PiPs

Thanks so much Andy,

It has been a real shakeup ... but I will make the most of this opportunity.

Cheers,
Phil

PMcCool's picture
PMcCool

Those are unwelcome and uncomfortable things to deal with, indeed.  I very much hope that you will find the next thing, whatever that may be, sooner rather than later.

But your breads, man, those are things of beauty!  It is evident that you are reaping the rewards of doing one thing until mastery is achieved.  And I'm heartened that you hear your bread telling you that change is inevitable, even if only to stay the same.  That's a good thing to know.  It is wisdom to put that knowledge to work for you.

All the best,

Paul

PiPs's picture
PiPs

Thanks Paul,

I think I have learnt a lot from my bread ... it is so much wiser than me :)

Cheers,
Phil

Floydm's picture
Floydm

Amazing, soulful post, Phil.  Great looking loaves too.  Best of luck to you in this time of transition.

Would you mind if I featured this on the home page for a bit? If you'd prefer not because of the personal nature of it, I totally understand.

-Floyd

PiPs's picture
PiPs

Thanks Floyd,

Sure, it is a bit personal, but I have been happy to post and share it so I would be honoured for it to be on the home page ... thanks.

Cheers,
Phil

wassisname's picture
wassisname

The crumb on these loaves is jaw-dropping, truly masterful, Phil.  Your posts are always an inspiration (and a good kick in the metaphorical pants) when I start to get a little complacent in my baking, so thank you for that.  I hope that your changes will turn out to be good one's in the end.

All the best,

Marcus

PiPs's picture
PiPs

Thanks Marcus,

Hard to explain, but I have a gut feeling that this has been for the best ... I couldn't see that a few months or even a few weeks ago.

Ignore those metaphorical kicks ... you bake outstanding breads :)

Cheers,
Phil

dabrownman's picture
dabrownman

one of the very best breads and posts we have ever seen on TFL.   Nicely done as always.  Wish things were better for you work wise and professionally but things will work out for you and yours.  My apprentice and I are sure of it.

Cheers Phil!

PiPs's picture
PiPs

Thank you dabrownman,

That's quite a compliment ... thanks for your kind words ;)

Cheers,
Phil

All at Sea's picture
All at Sea

... are the cornerstones of life. Not comfortable, not easy. But ironically, vital to the continuance of life.

But you have found such a delightful way of dealing with the difficulties and stress of change and the inevitable uncertainty of the future, that I'm absolutely confident you'll find your feet in whatever lies around the corner.

Such beautiful bread, such beautiful photography too ... manna for body and mind alike!

Good luck (you won't need it, I know!) and thank you for such skilful and lovely inspiration.

All at Sea

PiPs's picture
PiPs

Thanks All at Sea,

It's funny, I keep telling myself that life is change and impermanence ... one thing to say it ... another to live it and embrace it :)

I am learning ...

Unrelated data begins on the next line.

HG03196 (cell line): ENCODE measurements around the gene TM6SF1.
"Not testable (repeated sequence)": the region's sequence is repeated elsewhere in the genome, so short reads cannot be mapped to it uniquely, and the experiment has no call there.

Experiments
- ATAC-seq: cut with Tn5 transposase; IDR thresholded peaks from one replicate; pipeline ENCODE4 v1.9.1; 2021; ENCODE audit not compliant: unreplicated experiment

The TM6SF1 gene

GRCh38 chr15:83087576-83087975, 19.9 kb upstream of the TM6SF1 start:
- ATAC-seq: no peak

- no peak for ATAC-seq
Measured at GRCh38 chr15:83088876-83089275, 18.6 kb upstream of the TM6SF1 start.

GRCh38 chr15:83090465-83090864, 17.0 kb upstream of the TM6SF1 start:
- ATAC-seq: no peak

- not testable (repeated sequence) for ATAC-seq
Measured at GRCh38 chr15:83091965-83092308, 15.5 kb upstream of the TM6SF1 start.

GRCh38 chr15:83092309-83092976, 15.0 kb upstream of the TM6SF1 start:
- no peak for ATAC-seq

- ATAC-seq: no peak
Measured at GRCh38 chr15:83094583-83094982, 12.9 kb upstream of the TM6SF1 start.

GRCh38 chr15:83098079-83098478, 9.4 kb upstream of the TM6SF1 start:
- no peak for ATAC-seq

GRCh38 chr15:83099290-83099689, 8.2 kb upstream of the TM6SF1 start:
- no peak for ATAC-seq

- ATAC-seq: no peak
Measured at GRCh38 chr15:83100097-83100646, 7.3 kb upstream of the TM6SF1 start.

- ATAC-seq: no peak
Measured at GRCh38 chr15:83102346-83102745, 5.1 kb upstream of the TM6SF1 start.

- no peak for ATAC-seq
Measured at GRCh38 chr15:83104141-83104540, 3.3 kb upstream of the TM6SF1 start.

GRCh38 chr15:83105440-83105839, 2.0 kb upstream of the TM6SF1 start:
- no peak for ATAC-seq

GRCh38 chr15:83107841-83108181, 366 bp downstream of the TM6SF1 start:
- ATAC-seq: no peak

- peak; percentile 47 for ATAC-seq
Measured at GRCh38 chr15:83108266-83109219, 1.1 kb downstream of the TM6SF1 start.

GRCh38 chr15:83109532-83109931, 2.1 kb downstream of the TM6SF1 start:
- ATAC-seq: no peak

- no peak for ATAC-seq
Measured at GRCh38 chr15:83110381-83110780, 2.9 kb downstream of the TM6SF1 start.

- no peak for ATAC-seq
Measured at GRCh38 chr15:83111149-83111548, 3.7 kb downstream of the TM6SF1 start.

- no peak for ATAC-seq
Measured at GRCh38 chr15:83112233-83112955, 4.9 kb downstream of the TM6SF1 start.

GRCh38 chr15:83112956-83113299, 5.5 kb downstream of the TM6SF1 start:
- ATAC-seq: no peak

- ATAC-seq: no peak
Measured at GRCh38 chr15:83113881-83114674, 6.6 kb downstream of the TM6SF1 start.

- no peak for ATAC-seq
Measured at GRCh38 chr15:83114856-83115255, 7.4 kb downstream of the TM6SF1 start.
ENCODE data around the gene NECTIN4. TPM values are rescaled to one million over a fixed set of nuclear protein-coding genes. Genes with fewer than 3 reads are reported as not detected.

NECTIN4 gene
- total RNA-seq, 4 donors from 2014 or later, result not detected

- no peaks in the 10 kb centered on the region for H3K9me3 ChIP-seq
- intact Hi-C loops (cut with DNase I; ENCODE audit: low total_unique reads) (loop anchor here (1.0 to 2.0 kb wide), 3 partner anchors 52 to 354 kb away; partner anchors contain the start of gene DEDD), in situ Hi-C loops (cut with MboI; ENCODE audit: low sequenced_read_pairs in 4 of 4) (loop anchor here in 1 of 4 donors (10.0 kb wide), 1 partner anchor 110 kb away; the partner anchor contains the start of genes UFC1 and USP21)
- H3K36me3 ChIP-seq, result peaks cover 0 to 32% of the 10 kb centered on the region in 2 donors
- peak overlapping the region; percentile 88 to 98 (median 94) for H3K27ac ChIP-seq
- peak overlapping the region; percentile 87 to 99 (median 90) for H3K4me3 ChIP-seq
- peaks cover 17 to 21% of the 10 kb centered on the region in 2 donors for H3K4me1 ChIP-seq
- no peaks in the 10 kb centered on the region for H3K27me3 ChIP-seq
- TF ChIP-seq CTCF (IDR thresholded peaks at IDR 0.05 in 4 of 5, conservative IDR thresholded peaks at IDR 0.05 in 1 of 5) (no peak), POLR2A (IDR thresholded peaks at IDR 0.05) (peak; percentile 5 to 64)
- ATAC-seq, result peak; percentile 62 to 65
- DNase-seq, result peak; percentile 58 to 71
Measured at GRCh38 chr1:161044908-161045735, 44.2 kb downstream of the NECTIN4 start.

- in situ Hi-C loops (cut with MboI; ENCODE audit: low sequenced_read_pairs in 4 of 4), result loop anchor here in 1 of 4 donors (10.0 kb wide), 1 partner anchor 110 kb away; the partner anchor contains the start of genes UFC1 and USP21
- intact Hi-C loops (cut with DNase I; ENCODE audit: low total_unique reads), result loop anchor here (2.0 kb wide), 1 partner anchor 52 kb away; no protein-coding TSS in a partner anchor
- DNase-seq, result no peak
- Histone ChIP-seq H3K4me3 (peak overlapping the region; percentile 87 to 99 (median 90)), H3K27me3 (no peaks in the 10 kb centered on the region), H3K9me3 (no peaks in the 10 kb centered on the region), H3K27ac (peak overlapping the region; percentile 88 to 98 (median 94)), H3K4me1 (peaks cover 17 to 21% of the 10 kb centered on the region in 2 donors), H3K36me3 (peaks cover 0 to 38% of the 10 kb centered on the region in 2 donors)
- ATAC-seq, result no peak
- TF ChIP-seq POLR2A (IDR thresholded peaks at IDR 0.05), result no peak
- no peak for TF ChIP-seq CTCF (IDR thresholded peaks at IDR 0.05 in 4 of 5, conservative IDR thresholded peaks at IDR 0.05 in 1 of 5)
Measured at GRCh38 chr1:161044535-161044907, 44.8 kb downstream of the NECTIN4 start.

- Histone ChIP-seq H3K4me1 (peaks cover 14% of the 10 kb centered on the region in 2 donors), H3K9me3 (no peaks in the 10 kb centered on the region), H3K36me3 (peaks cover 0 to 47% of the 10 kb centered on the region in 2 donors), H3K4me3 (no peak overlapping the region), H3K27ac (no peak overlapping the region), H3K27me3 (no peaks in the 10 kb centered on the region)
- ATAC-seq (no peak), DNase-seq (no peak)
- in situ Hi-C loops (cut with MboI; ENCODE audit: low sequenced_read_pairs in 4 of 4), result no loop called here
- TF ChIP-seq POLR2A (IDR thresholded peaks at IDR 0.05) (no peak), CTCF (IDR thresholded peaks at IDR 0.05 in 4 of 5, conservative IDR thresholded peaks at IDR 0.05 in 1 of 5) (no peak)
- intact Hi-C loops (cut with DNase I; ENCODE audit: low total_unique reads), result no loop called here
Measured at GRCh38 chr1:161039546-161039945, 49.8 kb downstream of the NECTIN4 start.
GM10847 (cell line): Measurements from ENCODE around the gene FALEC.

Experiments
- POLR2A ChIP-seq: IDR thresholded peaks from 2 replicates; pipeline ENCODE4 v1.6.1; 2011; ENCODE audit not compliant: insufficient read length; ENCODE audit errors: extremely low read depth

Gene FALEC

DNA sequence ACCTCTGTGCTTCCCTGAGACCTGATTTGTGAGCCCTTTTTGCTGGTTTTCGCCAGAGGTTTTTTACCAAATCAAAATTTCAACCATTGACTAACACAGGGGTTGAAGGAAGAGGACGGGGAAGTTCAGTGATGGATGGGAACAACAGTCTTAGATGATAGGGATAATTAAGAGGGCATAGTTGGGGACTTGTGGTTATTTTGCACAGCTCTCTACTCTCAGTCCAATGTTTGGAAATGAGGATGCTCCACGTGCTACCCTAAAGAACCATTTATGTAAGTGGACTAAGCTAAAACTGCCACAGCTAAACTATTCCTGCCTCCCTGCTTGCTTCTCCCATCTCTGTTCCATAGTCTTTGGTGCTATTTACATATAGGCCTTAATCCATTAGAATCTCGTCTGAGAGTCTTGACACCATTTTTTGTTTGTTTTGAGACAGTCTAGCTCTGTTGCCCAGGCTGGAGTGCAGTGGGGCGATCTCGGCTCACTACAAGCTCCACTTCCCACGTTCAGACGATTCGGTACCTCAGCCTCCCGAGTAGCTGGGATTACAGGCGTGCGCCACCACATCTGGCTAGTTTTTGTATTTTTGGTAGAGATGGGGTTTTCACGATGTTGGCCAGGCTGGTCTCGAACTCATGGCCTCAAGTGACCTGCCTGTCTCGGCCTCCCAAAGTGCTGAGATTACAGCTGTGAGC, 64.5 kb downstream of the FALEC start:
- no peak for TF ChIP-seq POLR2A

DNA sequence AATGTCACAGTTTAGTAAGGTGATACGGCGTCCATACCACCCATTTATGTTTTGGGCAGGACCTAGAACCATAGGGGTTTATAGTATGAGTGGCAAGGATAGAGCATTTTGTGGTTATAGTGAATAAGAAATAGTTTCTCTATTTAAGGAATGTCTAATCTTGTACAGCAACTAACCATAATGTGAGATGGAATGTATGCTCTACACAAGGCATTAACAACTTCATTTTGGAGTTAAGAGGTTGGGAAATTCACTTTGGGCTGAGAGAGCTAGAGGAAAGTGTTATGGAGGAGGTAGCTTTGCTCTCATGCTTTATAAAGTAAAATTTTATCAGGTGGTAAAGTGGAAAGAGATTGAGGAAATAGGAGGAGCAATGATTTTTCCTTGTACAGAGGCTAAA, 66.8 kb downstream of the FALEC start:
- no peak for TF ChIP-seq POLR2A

Thank you for your lovely words.

Cheers,
Phil

Janetcook's picture
Janetcook

Hi Phil,

Stunning breads and photos.  As others have stated your talents have not been touched by your current life situation.  I can't help but believe that the 'therapuetic' nature of baking bread is as old as the craft is itself.  It does indeed ground one in a way that nothing else can - at least for me it has had that effect.

I am sorry you had to go through what you did but, as others have said, I know all will work out as the one thing in life that is certain, besides death, is that 'this too shall pass away'.  I liken changes in life to doors and rooms.  Always a new door to go through and what lies beyond is unknown.  Some rooms are just more uncomfortable than others.....

One of my favorite sayings is one that Winston Churchill was supposed to have said which goes something like this: 'Life is one damn thing after the next.'  I take that to mean that as long as we are alive there will always be some life situation to deal with.....

A bread observation....I see you varied your proofing time by using the refrigerator....Not something I am used to seeing you do.  I am surprised that your loaves didn't overproof in that time due to your whole grains but I did note that your pre fermented flour is only 10% compared to your usual 15% or higher....Did you have blow-ups in the refrigerator until you got the timing down?  (I always keep my dough in bulk form when retarding in the refrig......fear of huge air pockets beneath the crust due to active dough and I hate it when something like that happens and I end up with no loaf after all the work and time that went into it....).

Anyway, glad to see you back and sorry to hear about your latest challenge and the stress that it has brought into your life.

Take Care,

Janet

 

PiPs's picture
PiPs

Thanks Janet,

... in five years time I will look back on these days and laugh ... keep telling myself that too :)

re: The Bread observation.

All through winter I have had the luxury of letting the bread proof on our porch overnight with temps around the 7-13C (45-55F) ... and I have really enjoyed this schedule. I don't like proofing in the fridge as much ... and it is not from a fear of over-proofing ... usually the opposite, and I have to experiment to find the right amount of room temperature proofing before it enters the fridge. As summer approaches I will be relying on the fridge even further. I have never really retarded dough in bulk ... I am too much of a control freak during this stage of development :)

cheers,
Phil

Janetcook's picture
Janetcook